Microscopic Anatomy

As indicated earlier, the brain contains extraordinary numbers of neurons and glial cells. The remarkable capacities of the brain result in part from the wealth of neurons and their connections, and the glia provide important support for the optimal function of the neuronal population. In this section, we consider microscopic aspects of the major cell types in the brain.

The neuron is the fundamental functional unit of the nervous system. Neurons are anatomically specialized to transmit information, which may take the form of a sensory stimulus received from the periphery or a motor signal destined to produce movement in a muscle. In the brain, neurons have many additional functions that can be generally termed ''information processing'', and presumably this category includes all of the cognitive and emotional operations traditionally associated with mental activity and behavior. Most brain neurons, in fact, are classified as interneurons because they are interposed between sensory input and motor output and mediate these other, ''higher'' functions. To accomplish all of these various tasks, neurons have a typical arrangement that includes a cell body, a variable number of dendrites, and an axon (Fig. 2). The cell body, also known as the soma or perikaryon, contains the cell nucleus and other organelles that maintain the metabolic status of the neuron and synthesize macromolecules essential for its function. Dendrites are relatively short processes extending from the cell body that receive input from adjacent neurons via synaptic contacts (see later discussion).

Dendrites

Figure 2

Drawing of a typical neuron, with its characteristic cell body, dendrites, and axon. Reprinted with permission from Kandel, E. R., Schwartz, J. H., and Jessell, T. M., Eds. (2000). Principles of Neural Science, 4th ed., p. 24. McGraw-Hill, New York.

The axon is a long, cylindrical process that provides for the output of the neuron, again via synaptic contact with adjacent neurons.

The transfer of information in the nervous system is both electrical and chemical in nature (Fig. 3). Within a single neuron, the signal is electrical and takes the form of an action potential. This is an electrical impulse (often referred to as a spike) propagated along the axon by virtue of a sudden influx of sodium ions that transiently reverses the polarity of the axonal membrane. The resting membrane potential is quickly restored after the action potential passes, and after a short refractory period another spike can be propagated. The action potential is an all-or-none phenomenon that depends on the balance between excitatory and inhibitory input received by the neuronal den-drites.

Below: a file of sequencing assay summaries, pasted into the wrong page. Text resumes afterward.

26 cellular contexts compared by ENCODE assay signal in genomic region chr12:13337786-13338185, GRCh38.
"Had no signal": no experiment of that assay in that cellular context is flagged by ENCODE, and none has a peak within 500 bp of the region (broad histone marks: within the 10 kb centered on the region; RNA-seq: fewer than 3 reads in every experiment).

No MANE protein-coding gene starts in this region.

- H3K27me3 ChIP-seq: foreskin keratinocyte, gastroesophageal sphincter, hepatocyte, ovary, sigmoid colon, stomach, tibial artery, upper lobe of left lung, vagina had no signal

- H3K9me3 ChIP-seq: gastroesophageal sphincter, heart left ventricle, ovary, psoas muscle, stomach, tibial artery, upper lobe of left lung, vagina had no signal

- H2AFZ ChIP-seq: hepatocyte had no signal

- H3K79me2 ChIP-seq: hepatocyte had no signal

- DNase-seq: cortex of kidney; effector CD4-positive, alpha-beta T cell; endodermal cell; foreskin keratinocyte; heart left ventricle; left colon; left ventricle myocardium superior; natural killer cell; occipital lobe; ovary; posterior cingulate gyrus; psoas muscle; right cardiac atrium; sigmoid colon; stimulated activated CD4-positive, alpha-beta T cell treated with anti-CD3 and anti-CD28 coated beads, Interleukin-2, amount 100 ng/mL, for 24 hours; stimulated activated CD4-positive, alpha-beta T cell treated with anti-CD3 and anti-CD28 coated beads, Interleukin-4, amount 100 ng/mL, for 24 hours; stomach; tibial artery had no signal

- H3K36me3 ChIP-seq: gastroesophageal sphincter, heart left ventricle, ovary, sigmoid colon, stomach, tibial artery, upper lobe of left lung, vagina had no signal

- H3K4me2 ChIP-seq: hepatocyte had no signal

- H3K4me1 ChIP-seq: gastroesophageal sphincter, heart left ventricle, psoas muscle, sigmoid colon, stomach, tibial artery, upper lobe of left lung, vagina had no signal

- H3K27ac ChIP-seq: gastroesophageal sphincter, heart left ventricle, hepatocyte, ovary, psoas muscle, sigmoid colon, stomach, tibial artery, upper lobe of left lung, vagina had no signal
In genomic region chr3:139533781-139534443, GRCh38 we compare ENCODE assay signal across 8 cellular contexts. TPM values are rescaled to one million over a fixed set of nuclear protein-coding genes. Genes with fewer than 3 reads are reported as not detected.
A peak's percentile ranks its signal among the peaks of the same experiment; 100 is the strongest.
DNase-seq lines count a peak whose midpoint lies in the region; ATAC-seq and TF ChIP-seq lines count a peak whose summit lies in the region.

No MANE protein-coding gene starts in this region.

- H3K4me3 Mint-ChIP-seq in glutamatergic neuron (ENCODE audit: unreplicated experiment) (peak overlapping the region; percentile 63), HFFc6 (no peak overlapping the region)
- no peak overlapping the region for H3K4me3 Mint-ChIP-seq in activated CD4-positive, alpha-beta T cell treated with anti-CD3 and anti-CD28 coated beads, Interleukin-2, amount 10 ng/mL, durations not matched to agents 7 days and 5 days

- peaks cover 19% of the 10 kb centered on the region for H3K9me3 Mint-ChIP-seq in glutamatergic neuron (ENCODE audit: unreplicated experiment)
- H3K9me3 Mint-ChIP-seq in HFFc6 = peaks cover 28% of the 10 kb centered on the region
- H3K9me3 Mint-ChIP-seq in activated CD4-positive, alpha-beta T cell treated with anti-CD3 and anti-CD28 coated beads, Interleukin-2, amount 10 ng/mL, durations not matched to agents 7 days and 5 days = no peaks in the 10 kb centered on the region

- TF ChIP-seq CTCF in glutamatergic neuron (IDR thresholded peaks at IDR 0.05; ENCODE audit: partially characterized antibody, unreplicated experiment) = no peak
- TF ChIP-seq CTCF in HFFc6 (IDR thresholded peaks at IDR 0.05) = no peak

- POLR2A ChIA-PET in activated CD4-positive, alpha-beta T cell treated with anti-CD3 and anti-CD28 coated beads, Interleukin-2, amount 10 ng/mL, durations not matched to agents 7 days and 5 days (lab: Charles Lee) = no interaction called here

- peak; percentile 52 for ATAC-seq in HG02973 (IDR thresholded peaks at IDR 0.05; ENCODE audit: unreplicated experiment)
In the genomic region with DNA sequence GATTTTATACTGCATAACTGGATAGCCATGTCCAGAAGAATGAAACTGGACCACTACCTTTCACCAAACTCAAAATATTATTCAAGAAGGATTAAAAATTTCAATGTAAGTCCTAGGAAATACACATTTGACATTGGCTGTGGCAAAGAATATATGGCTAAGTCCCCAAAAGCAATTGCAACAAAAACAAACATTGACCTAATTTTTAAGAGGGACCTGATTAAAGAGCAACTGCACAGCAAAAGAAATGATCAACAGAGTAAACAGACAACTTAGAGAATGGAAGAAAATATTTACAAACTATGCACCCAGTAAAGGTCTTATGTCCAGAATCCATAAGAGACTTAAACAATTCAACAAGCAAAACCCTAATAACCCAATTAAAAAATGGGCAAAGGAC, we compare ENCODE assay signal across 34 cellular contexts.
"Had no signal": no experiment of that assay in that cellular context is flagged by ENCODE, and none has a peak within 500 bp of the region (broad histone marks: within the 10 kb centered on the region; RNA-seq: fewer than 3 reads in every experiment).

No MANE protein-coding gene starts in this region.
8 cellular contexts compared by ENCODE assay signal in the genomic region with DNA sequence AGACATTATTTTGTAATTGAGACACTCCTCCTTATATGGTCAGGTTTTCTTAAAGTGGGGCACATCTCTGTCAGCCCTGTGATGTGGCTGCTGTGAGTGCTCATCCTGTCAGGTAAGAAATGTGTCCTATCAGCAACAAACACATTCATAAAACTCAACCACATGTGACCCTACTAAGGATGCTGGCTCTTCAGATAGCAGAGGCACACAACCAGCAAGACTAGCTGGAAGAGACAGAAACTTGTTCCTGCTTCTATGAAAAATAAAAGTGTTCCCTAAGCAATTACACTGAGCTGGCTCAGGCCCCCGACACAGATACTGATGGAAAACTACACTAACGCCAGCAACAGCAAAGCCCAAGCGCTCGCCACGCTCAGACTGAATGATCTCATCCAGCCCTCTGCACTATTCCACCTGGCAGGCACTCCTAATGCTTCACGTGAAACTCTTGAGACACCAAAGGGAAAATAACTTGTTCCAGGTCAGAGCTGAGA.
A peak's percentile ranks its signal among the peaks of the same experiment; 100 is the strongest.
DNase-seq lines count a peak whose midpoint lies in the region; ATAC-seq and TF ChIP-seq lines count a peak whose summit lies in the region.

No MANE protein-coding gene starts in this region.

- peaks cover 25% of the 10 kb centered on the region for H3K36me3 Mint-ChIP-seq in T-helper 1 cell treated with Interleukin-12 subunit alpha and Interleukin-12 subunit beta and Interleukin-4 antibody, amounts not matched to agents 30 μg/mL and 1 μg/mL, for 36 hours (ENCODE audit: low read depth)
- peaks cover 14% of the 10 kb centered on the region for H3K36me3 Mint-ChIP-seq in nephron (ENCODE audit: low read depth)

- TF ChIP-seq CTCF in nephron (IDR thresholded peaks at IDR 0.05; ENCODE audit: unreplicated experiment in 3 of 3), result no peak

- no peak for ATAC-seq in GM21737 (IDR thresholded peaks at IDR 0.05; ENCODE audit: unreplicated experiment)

Whereas the neuron itself conducts information electrically, the junction between neurons, known as the synapse, operates by means of chemical transmission (Fig. 3). A synapse is a specialized region at which a chemical messenger known as a neurotransmitter from one neuron (presynaptic) diffuses across a narrow synaptic cleft to activate another neuron (postsynaptic). When the neurotransmitter binds with the receptor on the postsynaptic membrane, it acts to produce either a depolarization (excitatory stimulus) or hyperpolarization (inhibitory stimulus), and the summation of these many postsynaptic potentials determines whether an action potential is generated in the postsynaptic neuron. Neurotransmitters are generally small amines, amino acids, and neuropep-tides, and their pharmacology promises many avenues for the successful manipulation of abnormal physical and mental states.

Far more abundant even than neurons in the brain are glial cells. Glia of the brain and spinal cord are classified into four types: astrocytes, oligodendrocytes, microglia, and ependymal cells. Astrocytes are star-shaped cells found in both gray and white matter that have a role in the mechanical support of neurons, contribute to metabolic regulation of the microenvironment of the brain, and participate in its response to injury. Oligodendrocytes are confined mainly to white matter, where they are responsible for the myelination of brain axons, just as Schwann cells perform this function in the PNS. Microglia are small cells found in gray and white matter that serve as the phagocytes of the brain, migrating as necessary to damaged areas where they consume pathogens and neuronal debris.

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Figure 3 General depiction of information transfer between neurons. Chemical signaling by neurotransmitter release onto a neuron (1) causes the generation of an action potential (2), which is an electrical signal propagated down the axon (3). The action potential then causes further neurotransmitter release onto subsequent neurons (4). Reprinted with permission from Nolte, J. (1999). The Human Brain, 4th ed., p. 145. Mosby, St. Louis.

Figure 3 General depiction of information transfer between neurons. Chemical signaling by neurotransmitter release onto a neuron (1) causes the generation of an action potential (2), which is an electrical signal propagated down the axon (3). The action potential then causes further neurotransmitter release onto subsequent neurons (4). Reprinted with permission from Nolte, J. (1999). The Human Brain, 4th ed., p. 145. Mosby, St. Louis.

Ependymal cells line the ventricles of the brain, and at a specialized structure called the choroid plexus, one of which is found in each ventricle, ependymal cells form a secretory epithelium that produces the CSF that fills the ventricles and bathes the entire CNS.

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